It is referred to as the last beachfront property in the wireless world--a prized swath of spectrum that is about to be sold at federal auction. And it has touched off an intense lobbying effort pitting cellular companies against a variety of new players interested in the potential of a next-generation mobile Internet.
The Federal Communications Commission will set the rules for the auction, possibly as soon as next month. Depending on that ruling, the spectrum could be used for voice services for cellular carriers, new frequencies for emergency responders, or a commercial high-speed broadband multimedia network.
Among those trying to influence the outcome are three of the nation's four largest cellular providers, rural and regional wireless carriers, cable and satellite television companies and a range of technology companies--including Google and Yahoo.
Along with other wireless technology proposals, the auction could reshape the debate over who controls access to the networks that deliver digital content to consumers. Opening the door to more network competition nationally could have a tremendous economic impact.
"This offers the potential for a real game changer in broadband spectrum," said John M. R. Kneuer, assistant secretary for communications and information at the National Telecommunications and Information Administration, an arm of the Commerce Department. "It can both generate new innovation and lower prices."
The airwaves in question are in the 700-megahertz band, a segment used until now for UHF television but freed up by the move to digital broadcasting. Unless Congress reverses itself, those frequencies are scheduled to be reclaimed by the government and reallocated for public safety and commercial broadband networks on February 19, 2009.
Kneuer points out that because the new band is at a lower frequency than today's cellular and digital wireless services, it has a far greater range as well as the ability to penetrate the walls of homes and office buildings more effectively.
That could enable a new entrant to build out a broadband service dedicated to mobile devices--a sector considered to have greater growth potential than conventional voice services. This could be done quickly and relatively inexpensively with just a few transmission towers and then filled in with additional capacity as new customers join the network.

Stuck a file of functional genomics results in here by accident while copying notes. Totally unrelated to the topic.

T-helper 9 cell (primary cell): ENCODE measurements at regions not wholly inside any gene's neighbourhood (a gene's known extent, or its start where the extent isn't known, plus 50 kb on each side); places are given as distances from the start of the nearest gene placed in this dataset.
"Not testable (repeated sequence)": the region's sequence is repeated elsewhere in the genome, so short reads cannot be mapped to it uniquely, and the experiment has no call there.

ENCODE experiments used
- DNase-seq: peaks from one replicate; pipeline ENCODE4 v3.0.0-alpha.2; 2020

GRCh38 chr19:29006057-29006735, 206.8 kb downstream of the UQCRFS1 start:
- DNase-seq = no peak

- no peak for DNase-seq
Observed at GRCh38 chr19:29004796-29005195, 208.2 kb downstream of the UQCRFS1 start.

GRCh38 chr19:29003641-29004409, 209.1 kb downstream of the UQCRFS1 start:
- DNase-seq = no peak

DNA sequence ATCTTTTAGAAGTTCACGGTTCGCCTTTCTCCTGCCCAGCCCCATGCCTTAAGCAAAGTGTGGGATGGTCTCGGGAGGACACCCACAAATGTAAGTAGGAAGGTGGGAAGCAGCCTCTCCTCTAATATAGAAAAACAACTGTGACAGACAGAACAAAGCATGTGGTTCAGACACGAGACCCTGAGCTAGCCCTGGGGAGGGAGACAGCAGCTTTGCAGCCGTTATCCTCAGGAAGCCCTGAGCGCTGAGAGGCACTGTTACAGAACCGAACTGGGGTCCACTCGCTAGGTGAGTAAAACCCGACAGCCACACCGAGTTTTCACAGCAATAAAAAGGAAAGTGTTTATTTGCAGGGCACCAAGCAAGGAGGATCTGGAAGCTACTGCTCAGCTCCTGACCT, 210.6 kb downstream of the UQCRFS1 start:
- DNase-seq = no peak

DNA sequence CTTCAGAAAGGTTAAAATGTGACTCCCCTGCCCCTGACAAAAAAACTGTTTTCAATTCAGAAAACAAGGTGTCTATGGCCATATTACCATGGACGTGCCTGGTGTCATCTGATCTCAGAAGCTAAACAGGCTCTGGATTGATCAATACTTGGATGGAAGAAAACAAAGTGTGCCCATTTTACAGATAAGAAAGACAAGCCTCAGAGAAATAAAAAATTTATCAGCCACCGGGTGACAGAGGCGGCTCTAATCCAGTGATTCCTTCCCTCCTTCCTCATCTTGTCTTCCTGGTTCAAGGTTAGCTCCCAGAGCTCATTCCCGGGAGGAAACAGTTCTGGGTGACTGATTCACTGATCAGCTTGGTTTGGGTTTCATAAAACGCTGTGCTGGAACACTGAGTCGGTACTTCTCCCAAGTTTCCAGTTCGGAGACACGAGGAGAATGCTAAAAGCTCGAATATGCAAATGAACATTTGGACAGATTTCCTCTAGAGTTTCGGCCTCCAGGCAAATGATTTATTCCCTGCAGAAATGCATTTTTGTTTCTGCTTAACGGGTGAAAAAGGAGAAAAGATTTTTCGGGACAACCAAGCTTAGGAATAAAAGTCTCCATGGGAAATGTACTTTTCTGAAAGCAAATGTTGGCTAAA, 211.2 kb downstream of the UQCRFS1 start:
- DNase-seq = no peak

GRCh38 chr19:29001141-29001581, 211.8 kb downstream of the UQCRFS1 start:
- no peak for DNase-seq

"This is the realization of a truly national wireless Internet," said Reed E. Hundt, a former FCC chairman.
Last month, Hundt launched a Washington-based organization called Frontline Wireless and filed a proposal with the FCC to create an "open access" network intended to support both public safety services and the creation of a system to offer wholesale broadband network service.
Unlike the current practice of American cellular companies, which lock customers' handsets to a particular carrier, Hundt's network envisions a system that would let a consumer connect a device like an Apple iPhone or a Palm handheld device upon purchasing the device at a store like Best Buy.
Hundt said Frontline had begun building an investor group to take part in the auction, which could begin as early as this summer. Significantly, the company's first identified investor is K. Ram Shriram, an early Google investor and current board member, and managing partner of Sherpalo Ventures.
Earlier this month Google also helped create a lobbying group called Alliance for 4-G America, with partners including Yahoo, EchoStar Communications, DirecTV, Intel and Skype, in an effort to influence the FCC's rule-making for the auction.
Several industry executives and analysts said it was unlikely that Google or Yahoo would directly take part in bidding for the new wireless spectrum, for fear of antagonizing communications companies by competing directly with them. But both companies are intensely interested in persuading the FCC not to give advantages to the wireless incumbents in the bidding process.